Funding blow for cycleway plans

How to fund more cycle lanes in Dunedin will be hotly debated at next week's pre-draft long-term plan deliberations, after the New Zealand Transport Agency reduced its contribution to the project.

The Dunedin City Council has plans to build a cycle network across the city and is about half-way through building one through South Dunedin.

It is also working with the NZTA on a separated cycle lane for State Highway 1 through the central city and will begin planning a Central City/Northeast Valley cycle network, which will have the SH1 lane as its spine, in the next month or so.

At present, the city-wide network, which is planned to eventually stretch to Mosgiel, Brighton and around the city's hill suburbs, is expected to be finished in 2027-28.

But changes to the NZTA's co-funding rate mean it is uncertain how the remaining work will be funded.

Previously the NZTA paid 66% of the cost of the projects.

That will drop to 59% in 2015-16, and decrease by 1% a year until it reaches 51%.

That means the council would have to either spend more to build the cycle networks in the same time frame, or they will take longer to complete.

There is also the consideration that investing more now would potentially save the council money in the long run, as the proportion the NZTA will cover decreases.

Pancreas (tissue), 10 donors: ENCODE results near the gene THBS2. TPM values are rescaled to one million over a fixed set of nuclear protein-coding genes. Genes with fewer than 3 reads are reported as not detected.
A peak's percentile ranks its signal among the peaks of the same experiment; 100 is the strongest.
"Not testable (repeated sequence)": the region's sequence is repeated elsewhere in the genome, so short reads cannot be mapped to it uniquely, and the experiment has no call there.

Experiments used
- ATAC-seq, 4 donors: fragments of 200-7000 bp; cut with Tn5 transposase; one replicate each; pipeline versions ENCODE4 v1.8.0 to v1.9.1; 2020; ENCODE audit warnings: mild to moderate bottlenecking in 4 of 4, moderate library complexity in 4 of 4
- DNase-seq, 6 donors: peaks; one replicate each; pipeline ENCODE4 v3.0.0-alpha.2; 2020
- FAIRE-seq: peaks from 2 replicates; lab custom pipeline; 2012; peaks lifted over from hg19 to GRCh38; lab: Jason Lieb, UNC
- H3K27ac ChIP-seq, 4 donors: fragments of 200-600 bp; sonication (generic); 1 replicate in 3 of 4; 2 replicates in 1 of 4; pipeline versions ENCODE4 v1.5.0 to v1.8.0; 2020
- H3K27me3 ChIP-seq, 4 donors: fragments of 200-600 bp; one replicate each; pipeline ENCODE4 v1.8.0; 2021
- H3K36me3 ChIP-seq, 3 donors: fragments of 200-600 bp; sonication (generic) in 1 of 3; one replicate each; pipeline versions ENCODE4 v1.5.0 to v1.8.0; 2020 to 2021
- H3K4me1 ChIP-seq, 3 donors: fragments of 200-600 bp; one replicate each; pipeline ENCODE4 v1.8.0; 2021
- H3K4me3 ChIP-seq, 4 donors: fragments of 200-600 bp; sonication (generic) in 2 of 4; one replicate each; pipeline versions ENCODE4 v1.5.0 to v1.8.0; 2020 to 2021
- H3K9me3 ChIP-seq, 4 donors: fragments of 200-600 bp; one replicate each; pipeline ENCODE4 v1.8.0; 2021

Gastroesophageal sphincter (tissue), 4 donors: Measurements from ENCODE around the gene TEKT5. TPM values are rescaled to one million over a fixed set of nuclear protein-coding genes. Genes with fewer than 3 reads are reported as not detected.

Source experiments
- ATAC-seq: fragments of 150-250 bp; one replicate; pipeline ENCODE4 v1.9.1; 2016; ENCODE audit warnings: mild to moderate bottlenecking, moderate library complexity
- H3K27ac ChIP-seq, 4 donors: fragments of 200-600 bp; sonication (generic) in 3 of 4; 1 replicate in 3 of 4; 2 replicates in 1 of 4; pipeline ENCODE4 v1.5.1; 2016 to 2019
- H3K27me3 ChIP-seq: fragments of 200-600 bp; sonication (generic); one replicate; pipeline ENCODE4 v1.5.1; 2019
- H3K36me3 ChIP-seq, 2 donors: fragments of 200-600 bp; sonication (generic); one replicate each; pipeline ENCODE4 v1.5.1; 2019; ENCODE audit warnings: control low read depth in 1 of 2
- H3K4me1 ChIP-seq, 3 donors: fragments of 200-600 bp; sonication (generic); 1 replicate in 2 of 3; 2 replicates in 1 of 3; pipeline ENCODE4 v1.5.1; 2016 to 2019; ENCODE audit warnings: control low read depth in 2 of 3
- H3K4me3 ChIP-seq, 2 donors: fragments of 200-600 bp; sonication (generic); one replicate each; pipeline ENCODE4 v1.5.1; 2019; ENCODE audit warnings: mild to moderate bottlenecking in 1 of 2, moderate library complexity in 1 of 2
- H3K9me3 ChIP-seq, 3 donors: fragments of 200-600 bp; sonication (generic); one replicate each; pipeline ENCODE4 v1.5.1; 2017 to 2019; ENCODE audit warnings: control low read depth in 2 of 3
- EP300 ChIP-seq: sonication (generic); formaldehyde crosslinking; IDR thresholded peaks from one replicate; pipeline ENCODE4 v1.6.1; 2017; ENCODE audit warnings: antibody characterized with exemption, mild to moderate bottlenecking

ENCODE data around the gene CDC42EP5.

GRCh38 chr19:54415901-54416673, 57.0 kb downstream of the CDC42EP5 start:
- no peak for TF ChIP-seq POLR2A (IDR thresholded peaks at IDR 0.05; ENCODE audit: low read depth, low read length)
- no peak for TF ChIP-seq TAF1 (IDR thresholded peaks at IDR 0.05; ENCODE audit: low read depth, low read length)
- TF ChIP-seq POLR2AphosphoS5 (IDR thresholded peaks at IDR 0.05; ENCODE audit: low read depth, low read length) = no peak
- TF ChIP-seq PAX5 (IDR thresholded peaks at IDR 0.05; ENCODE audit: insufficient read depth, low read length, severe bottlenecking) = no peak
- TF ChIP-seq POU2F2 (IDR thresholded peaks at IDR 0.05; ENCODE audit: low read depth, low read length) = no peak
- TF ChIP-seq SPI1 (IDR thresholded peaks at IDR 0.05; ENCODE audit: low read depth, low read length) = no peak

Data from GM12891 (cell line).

In a report for councillors, DCC senior transportation planner Kylie Huard notes a new national urban cycleway fund, announced last year, could potentially cover a third of the cost of cycleway projects.

But how it will work is not finalised, and it seemed projects would already have to be approved, with funding committed, to be considered for assistance.

The DCC's budgets for the next 10 years include $1 million a year for the network. They note the cost will be partially covered by the NZTA.

Ms Huard identified four options for councillors to consider: Spend about $70,000 extra in 2015-16 to cover the decrease in NZTA's contribution, and about $10,000 more each year after that as NZTA's contribution decreases, to ensure the project is completed as originally planned; Continue contributing the current amount, about $340,000 a year, and delay the completion of the network; Increase the rates-funded contribution in the short term to take advantage of the higher rate of NZTA co-funding before it decreases; Decrease the rates-funded contribution, which would provide savings to council in the short term and give the community time to accommodate parking changes and evaluate current cycle facilities, but also mean the network would cost the council more in the long run.

Ms Huard said providing more cycleways in Dunedin had provoked strong feelings.

Supporters, believed the city had a fragmented cycle network that was generally unsafe. Opponents were concerned about parking losses, reduced access and disproportionate funds being allocated.

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